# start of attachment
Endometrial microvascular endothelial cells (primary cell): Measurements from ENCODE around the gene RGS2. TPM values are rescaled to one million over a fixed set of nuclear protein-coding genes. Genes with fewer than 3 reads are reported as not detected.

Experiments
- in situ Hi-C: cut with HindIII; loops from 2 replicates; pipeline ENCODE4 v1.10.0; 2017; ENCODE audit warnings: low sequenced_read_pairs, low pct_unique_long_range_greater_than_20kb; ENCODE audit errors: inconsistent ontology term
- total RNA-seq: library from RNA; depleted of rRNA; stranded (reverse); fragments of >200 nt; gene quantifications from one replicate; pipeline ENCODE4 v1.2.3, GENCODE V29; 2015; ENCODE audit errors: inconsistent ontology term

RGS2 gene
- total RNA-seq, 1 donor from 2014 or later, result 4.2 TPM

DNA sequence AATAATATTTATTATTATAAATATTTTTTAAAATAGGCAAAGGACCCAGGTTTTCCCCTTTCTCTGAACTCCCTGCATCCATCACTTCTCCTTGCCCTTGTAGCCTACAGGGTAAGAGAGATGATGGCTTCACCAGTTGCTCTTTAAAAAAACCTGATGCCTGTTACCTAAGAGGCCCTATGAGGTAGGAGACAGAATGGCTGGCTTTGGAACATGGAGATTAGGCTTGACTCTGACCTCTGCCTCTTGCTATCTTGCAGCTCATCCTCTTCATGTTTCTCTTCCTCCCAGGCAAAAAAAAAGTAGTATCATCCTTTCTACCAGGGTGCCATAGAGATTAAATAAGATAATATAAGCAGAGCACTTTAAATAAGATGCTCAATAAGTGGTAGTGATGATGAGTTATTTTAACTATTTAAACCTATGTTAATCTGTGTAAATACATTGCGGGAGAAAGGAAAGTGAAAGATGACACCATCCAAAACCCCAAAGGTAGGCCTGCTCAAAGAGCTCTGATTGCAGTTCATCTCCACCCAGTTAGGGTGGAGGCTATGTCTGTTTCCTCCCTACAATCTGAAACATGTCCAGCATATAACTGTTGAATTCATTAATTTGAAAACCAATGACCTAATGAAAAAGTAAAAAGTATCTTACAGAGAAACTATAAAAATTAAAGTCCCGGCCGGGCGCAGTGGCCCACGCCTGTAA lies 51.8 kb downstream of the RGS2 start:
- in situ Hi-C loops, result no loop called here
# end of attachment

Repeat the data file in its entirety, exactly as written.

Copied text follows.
Endometrial microvascular endothelial cells (primary cell): Measurements from ENCODE around the gene RGS2. TPM values are rescaled to one million over a fixed set of nuclear protein-coding genes. Genes with fewer than 3 reads are reported as not detected.

Experiments
- in situ Hi-C: cut with HindIII; loops from 2 replicates; pipeline ENCODE4 v1.10.0; 2017; ENCODE audit warnings: low sequenced_read_pairs, low pct_unique_long_range_greater_than_20kb; ENCODE audit errors: inconsistent ontology term
- total RNA-seq: library from RNA; depleted of rRNA; stranded (reverse); fragments of >200 nt; gene quantifications from one replicate; pipeline ENCODE4 v1.2.3, GENCODE V29; 2015; ENCODE audit errors: inconsistent ontology term

RGS2 gene
- total RNA-seq, 1 donor from 2014 or later, result 4.2 TPM

DNA sequence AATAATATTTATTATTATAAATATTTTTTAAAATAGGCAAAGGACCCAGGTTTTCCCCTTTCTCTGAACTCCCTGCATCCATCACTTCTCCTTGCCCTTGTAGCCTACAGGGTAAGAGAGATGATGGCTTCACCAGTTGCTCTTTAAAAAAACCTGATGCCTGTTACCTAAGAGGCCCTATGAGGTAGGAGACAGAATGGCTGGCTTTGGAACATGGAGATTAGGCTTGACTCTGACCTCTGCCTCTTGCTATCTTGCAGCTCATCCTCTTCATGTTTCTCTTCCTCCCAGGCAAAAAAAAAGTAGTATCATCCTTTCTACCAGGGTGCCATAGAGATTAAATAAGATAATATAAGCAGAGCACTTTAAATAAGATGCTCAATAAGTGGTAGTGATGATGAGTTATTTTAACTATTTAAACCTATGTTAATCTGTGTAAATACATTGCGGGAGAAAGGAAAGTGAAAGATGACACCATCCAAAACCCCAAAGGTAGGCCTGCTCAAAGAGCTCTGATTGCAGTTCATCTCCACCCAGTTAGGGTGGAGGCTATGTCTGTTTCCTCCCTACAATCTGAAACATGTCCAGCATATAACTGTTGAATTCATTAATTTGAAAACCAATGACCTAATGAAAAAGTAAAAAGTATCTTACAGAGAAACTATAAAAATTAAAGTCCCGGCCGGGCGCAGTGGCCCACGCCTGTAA lies 51.8 kb downstream of the RGS2 start:
- in situ Hi-C loops, result no loop called here